________________ CM . . . . Volume XXIV Number 17 . . . . January 5, 2018


Turtle Island: The Story of North America's First People.

Eldon Yellowhorn & Kathy Lowinger.
Toronto, ON: Annick Press, 2017.
116 pp., pbk., hc., EPUB & PDF, $16.95 (pbk.), $24.95 (hc.).
ISBN 978-1-55451-943-9 (pbk.), ISBN 978-1-55451-944-6 (hc.), ISBN 978-1-55451-945-3 (EPUB), ISBN 978-1-55451-946-0 (PDF).

Subject Heading:
Indians of North America-History.

Grades 2-5 / Ages 7-10.

Review by Gregory Bryan.

*** /4

Reviewed from F&Gs.



We humans know good ideas when we see them. New ideas that today can be shared with the click of a button used to be carried by invaders, by enslaved people taken from their homes, by explorers, but most often by traders. The people of Turtle Island were skillful traders. Thanks to them, the trade routes that crisscrossed the continent became highways for ideas.

You had to have a lot of knowledge to be a trader. You had no printed maps, so you had to know how to read the stars above and the way that rivers flowed. Along the way, you would have to communicate with people who spoke different languages, so you would have to be fluent in sign language. You would have to know the rules of how to behave in a stranger's home. And you'd need amazing stamina to travel hundreds of miles on foot or by canoe, carrying baskets full of goods.

From first impression to last, Annick Press' celebration of the indigenous inhabitants of North America, Turtle Island: The Story of North America's First People, is positive. The first impression is formed on the basis of a beautiful cover showing a raven, a full moon in a star-strewn night sky, a turtle shell, and a forested island silhouette reflected in water. As one flips past that enticing cover, the book is attractively presented. The striking design includes full colour photographs, paintings, and drawings, and chapters augmented by text boxes containing snippets of information to complement the main narrative.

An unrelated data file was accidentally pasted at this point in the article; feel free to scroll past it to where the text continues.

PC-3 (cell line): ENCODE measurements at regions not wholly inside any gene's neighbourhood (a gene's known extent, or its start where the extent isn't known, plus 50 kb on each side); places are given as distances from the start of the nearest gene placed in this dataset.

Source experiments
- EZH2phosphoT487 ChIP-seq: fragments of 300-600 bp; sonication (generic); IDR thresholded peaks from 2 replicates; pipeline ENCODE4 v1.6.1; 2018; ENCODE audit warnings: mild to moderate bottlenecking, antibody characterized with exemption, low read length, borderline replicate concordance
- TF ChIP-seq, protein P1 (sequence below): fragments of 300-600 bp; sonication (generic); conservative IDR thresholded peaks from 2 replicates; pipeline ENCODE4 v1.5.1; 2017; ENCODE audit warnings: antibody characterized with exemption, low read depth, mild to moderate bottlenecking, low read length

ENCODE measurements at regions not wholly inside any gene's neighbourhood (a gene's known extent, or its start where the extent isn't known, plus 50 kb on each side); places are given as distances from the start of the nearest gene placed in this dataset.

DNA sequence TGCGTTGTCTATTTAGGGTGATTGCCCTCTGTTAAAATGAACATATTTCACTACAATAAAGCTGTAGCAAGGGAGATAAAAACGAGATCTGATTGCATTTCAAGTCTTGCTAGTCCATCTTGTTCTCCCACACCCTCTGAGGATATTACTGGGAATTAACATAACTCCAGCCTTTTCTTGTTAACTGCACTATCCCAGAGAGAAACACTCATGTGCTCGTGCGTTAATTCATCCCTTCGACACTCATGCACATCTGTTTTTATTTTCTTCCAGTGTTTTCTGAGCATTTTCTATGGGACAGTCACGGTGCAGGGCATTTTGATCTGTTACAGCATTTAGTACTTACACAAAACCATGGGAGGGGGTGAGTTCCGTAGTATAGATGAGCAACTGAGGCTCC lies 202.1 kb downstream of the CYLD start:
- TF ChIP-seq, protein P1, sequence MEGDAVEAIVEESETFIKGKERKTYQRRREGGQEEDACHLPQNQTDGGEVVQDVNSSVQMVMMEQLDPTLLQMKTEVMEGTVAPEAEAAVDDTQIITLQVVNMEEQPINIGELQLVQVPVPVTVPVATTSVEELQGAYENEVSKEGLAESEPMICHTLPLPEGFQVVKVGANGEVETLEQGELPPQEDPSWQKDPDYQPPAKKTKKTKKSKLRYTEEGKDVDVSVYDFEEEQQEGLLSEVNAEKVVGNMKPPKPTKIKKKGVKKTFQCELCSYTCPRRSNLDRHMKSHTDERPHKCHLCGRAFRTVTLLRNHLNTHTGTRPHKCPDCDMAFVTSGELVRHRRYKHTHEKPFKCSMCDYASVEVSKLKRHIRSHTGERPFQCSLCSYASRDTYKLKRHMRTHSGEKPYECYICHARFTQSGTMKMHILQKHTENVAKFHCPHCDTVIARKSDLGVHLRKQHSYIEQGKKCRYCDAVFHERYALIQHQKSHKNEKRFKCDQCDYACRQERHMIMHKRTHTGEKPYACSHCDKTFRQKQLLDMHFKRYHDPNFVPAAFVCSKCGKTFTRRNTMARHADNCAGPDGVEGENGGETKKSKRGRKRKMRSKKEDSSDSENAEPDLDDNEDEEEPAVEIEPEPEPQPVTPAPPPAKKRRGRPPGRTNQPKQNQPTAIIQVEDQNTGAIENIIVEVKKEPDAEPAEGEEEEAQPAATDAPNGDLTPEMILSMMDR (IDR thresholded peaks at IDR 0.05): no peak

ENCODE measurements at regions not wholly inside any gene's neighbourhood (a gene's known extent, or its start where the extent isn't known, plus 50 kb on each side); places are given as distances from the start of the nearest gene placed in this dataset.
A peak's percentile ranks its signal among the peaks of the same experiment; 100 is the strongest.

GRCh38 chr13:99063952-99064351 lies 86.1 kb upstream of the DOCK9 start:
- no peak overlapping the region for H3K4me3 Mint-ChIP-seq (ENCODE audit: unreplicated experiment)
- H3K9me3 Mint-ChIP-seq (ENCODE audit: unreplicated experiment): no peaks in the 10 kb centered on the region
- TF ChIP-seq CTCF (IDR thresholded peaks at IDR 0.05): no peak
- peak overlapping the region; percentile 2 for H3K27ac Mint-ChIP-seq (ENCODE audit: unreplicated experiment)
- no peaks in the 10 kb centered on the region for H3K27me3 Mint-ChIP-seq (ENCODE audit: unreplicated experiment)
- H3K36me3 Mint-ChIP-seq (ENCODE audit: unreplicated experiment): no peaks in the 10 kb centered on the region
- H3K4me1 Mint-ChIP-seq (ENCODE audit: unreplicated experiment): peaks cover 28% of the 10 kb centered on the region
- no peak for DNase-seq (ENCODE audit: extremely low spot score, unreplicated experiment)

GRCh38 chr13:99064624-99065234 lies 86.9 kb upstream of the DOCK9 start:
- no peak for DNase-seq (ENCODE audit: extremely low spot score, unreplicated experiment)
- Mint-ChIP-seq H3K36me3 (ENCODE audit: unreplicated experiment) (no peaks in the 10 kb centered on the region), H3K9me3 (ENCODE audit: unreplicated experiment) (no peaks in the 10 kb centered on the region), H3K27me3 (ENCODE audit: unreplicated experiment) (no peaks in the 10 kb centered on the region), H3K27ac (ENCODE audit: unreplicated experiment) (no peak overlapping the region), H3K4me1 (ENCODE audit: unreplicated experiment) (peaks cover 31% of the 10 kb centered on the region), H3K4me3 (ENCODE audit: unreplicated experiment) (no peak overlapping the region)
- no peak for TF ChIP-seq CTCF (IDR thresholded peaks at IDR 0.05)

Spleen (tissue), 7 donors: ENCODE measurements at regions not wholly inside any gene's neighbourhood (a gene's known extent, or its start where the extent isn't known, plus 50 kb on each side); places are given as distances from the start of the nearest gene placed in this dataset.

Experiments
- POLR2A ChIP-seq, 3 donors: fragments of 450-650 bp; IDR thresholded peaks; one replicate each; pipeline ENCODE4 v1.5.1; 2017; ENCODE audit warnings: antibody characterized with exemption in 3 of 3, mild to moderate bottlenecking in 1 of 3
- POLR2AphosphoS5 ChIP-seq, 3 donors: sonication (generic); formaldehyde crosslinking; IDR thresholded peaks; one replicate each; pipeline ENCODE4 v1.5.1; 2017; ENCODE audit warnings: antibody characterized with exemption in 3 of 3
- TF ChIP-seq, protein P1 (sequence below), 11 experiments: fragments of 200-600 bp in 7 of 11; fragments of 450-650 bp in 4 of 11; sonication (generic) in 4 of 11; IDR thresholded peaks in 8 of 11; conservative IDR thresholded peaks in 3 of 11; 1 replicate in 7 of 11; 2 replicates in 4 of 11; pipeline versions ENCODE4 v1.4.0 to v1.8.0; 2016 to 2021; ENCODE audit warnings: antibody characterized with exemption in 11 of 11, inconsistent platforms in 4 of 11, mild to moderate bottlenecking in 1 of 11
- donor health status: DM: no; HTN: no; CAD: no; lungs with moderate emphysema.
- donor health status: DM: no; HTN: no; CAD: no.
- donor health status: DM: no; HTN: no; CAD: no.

Turtle Island begins with a brief introduction in which the book's purpose is stated as being to "celebrate the wisdom and ingenuity of the people." This is followed by the Haudenosaunee story of the creation of Earth on Great Turtle's back and hence, "the land has been called Turtle Island ever since."

      Turtle Island is the product of a skilful collaboration between Eldon Yellowhorn and Kathy Lowinger. Yellowhorn is a member of the Piikani First Nation (of the Blackfoot Confederacy) and is a professor of archeology at Simon Fraser University. It is the marriage of his knowledge with the writing and publishing experience of Lowinger that works so well. Yellowhorn and Lowinger used traditional stories, the science of archeology, and their imaginations to fill in gaps to, as they say, "form a map of Turtle Island."

      The book is divided into nine chapters, but most of the focus is primarily upon life on Turtle Island prior to the arrival of Columbus and other Europeans in 1492. Chapter 8 switches focus from 1492 to the present. Chapter nine looks into the future to discuss the prospect of truth and reconciliation.

      As a non-indigenous person, I found much to enjoy and learn from in Turtle Island. I believe the book will be of value and interest to indigenous and non-indigenous readers. This is an excellent resource for school and public libraries.


Dr. Gregory Bryan is a member of the Faculty of Education at the University of Manitoba, where he teaches children's literature classes.

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